NET note: “With the Holy Spirit and fire. There are differing interpretations for this phrase regarding the number of baptisms and their nature. (1) Some see one baptism here, and this can be divided further into two options. (a) The baptism of the Holy Spirit and fire could refer to the cleansing, purifying work of the Spirit in the individual believer through salvation and sanctification, or (b) it could refer to two different results of Christ’s ministry: Some accept Christ and are baptized with the Holy Spirit, but some reject him and receive judgment. (2) Other interpreters see two baptisms here: The baptism of the Holy Spirit refers to the salvation Jesus brings at his first advent, in which believers receive the Holy Spirit, and the baptism of fire refers to the judgment Jesus will bring upon the world at his second coming. One must take into account both the image of fire and whether individual or corporate baptism is in view. A decision is not easy on either issue. The image of fire is used to refer to both eternal judgment (e.g., Matt 25:41) and the power of the Lord’s presence to purge and cleanse his people (e.g., Isa 4:4-5). The pouring out of the Spirit at Pentecost, a fulfillment of this prophecy no matter which interpretation is taken, had both individual and corporate dimensions. It is possible that since Holy Spirit and fire are governed by a single preposition in Greek, the one-baptism view may be more likely, but this is not certain. Simply put, there is no consensus view in scholarship at this time on the best interpretation of this passage.”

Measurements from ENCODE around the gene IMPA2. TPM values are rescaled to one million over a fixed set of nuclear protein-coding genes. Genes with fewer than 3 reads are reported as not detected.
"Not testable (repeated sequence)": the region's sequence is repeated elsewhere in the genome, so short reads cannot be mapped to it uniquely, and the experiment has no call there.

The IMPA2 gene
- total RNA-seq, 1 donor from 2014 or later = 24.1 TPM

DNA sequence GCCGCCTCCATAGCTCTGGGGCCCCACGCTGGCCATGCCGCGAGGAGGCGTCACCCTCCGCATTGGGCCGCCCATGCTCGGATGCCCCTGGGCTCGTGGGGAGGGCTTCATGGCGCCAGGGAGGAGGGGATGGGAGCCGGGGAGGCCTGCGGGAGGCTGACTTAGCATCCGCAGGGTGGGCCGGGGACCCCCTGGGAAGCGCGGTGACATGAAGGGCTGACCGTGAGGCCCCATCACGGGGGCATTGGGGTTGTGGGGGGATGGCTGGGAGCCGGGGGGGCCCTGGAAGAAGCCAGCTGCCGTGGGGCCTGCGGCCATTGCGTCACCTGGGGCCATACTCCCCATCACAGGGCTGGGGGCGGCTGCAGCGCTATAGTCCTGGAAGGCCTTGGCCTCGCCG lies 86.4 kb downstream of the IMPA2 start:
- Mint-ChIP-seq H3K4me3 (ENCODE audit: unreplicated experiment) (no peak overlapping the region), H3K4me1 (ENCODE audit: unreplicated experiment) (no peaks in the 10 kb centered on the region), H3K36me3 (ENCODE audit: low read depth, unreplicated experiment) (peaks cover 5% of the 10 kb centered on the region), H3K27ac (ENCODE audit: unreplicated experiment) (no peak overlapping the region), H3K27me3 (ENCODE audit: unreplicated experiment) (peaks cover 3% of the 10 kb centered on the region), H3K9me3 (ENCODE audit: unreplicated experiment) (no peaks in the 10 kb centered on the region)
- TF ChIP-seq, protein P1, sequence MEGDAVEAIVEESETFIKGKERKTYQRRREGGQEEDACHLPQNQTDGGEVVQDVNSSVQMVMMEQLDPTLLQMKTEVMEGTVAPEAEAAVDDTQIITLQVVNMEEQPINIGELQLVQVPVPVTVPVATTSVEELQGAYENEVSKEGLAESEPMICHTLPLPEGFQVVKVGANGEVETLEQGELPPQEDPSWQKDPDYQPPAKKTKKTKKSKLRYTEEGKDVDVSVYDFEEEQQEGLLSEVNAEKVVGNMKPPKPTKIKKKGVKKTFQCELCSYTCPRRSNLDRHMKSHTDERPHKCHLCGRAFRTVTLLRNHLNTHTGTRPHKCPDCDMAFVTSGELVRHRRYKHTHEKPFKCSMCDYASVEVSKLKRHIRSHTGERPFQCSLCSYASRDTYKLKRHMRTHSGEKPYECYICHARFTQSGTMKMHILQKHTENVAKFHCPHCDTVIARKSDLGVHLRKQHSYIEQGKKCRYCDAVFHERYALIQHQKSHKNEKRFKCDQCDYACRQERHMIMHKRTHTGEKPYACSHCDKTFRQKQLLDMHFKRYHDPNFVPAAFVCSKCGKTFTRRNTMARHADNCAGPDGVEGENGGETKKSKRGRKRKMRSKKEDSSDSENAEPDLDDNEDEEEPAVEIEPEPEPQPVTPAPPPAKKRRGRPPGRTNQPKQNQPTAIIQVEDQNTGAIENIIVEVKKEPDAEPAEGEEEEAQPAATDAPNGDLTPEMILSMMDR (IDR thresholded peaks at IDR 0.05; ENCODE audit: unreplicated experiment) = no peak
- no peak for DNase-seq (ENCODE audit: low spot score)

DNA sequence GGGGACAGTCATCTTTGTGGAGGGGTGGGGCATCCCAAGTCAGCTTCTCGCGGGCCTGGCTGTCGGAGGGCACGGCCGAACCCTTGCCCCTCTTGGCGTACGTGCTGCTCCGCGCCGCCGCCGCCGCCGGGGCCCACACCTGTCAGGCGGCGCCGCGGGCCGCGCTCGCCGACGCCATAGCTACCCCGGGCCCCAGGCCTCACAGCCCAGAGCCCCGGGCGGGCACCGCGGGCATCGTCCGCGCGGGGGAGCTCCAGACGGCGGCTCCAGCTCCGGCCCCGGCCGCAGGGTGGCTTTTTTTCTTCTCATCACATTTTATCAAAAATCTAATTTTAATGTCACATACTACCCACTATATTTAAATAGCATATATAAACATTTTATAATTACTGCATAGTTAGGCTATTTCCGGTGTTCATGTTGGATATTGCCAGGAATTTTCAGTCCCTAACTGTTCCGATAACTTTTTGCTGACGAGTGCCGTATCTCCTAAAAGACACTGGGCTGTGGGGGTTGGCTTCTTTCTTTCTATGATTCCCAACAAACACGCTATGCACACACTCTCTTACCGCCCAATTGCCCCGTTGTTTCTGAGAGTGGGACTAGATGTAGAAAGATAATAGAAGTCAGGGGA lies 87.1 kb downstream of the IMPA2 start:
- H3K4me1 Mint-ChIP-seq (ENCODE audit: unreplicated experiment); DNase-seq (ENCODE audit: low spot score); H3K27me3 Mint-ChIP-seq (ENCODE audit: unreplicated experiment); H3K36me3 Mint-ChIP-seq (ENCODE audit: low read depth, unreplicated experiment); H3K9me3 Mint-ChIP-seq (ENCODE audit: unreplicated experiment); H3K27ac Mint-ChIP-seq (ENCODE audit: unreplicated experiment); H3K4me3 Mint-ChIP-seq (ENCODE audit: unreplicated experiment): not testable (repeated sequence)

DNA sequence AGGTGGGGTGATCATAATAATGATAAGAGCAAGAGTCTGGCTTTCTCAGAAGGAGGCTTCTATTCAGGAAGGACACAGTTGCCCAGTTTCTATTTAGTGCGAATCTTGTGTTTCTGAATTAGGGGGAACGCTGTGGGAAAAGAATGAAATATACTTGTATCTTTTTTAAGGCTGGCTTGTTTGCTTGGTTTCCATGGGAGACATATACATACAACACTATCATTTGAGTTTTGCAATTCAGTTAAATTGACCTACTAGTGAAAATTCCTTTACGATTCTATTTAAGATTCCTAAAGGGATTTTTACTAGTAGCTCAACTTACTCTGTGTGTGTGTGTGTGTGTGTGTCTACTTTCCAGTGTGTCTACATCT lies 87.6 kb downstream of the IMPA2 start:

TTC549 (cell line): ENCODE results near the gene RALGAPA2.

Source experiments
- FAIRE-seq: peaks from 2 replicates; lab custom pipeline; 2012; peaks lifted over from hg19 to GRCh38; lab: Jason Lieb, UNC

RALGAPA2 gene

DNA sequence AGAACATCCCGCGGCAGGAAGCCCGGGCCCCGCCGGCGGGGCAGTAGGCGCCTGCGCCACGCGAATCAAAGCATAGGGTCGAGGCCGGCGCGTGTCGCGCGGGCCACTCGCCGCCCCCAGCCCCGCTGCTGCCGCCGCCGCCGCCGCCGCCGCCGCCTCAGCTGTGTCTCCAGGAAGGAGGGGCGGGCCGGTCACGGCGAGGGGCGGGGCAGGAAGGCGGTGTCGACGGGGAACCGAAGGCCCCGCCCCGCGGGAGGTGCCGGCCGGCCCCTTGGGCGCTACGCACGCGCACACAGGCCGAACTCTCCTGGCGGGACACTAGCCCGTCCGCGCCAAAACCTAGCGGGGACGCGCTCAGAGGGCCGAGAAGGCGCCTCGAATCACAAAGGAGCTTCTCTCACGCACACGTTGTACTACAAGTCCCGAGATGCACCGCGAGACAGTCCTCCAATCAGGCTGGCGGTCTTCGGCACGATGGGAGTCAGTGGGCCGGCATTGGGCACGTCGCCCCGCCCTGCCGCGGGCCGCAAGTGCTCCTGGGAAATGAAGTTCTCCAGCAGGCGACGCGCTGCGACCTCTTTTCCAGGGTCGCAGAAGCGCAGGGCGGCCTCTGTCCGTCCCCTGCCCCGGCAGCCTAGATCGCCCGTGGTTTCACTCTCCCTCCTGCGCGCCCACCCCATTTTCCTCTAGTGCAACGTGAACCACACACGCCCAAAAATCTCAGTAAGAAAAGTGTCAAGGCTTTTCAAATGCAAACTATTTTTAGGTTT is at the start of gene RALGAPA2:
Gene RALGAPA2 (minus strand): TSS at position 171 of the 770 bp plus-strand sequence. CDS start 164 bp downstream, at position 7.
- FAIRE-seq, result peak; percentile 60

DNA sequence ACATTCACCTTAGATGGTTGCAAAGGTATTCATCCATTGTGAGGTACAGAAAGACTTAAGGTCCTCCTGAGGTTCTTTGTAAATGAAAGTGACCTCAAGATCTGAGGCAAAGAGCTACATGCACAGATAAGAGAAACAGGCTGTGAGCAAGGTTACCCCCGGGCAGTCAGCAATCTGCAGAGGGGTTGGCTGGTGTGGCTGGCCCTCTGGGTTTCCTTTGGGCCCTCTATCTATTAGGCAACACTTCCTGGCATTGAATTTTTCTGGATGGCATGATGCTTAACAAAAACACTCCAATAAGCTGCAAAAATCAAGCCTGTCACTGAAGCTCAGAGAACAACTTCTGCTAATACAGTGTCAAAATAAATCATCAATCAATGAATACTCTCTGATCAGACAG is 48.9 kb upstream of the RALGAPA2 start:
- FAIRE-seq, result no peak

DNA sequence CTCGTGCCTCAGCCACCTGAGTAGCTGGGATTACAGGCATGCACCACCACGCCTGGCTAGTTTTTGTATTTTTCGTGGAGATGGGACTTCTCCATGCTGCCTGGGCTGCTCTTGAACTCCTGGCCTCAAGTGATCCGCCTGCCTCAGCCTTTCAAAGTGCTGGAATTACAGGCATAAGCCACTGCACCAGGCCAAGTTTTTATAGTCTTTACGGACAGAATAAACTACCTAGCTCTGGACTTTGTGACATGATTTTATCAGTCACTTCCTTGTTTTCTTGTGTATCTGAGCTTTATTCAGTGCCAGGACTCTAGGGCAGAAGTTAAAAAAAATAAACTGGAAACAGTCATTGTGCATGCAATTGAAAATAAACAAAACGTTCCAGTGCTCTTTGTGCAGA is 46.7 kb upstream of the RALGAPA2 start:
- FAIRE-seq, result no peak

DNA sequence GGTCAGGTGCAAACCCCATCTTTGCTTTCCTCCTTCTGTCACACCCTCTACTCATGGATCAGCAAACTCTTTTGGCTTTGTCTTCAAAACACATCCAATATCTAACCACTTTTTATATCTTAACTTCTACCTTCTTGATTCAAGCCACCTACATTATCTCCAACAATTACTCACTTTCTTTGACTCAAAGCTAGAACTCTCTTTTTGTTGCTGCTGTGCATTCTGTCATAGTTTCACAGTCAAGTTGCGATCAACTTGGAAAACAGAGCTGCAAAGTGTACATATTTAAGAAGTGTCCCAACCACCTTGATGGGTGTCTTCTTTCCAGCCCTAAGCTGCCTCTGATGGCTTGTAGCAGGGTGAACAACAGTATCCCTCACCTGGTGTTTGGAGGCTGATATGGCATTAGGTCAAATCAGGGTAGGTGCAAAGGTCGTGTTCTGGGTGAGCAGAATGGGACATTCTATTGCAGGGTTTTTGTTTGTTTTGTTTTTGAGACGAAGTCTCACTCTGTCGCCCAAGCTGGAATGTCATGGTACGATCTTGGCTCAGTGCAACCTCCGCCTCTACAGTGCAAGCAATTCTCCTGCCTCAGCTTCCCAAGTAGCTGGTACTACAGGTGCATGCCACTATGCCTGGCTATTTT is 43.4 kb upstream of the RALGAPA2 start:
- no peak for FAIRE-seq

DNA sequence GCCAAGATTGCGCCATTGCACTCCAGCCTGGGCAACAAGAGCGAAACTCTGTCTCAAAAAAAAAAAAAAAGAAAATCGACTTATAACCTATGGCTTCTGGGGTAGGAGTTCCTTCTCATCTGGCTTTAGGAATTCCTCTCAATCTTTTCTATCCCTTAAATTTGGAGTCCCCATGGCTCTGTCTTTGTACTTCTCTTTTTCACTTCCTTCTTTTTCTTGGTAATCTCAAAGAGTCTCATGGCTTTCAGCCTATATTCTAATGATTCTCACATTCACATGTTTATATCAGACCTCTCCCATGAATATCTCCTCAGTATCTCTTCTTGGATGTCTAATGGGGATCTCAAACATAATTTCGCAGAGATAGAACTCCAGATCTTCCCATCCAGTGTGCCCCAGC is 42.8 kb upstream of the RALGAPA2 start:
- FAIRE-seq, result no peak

Furthermore, the Father does not judge anyone, but has assigned all judgment to the Son, so that all people will honor the Son just as they honor the Father. The one who does not honor the Son does not honor the Father who sent him (John 5:22, 23 NET).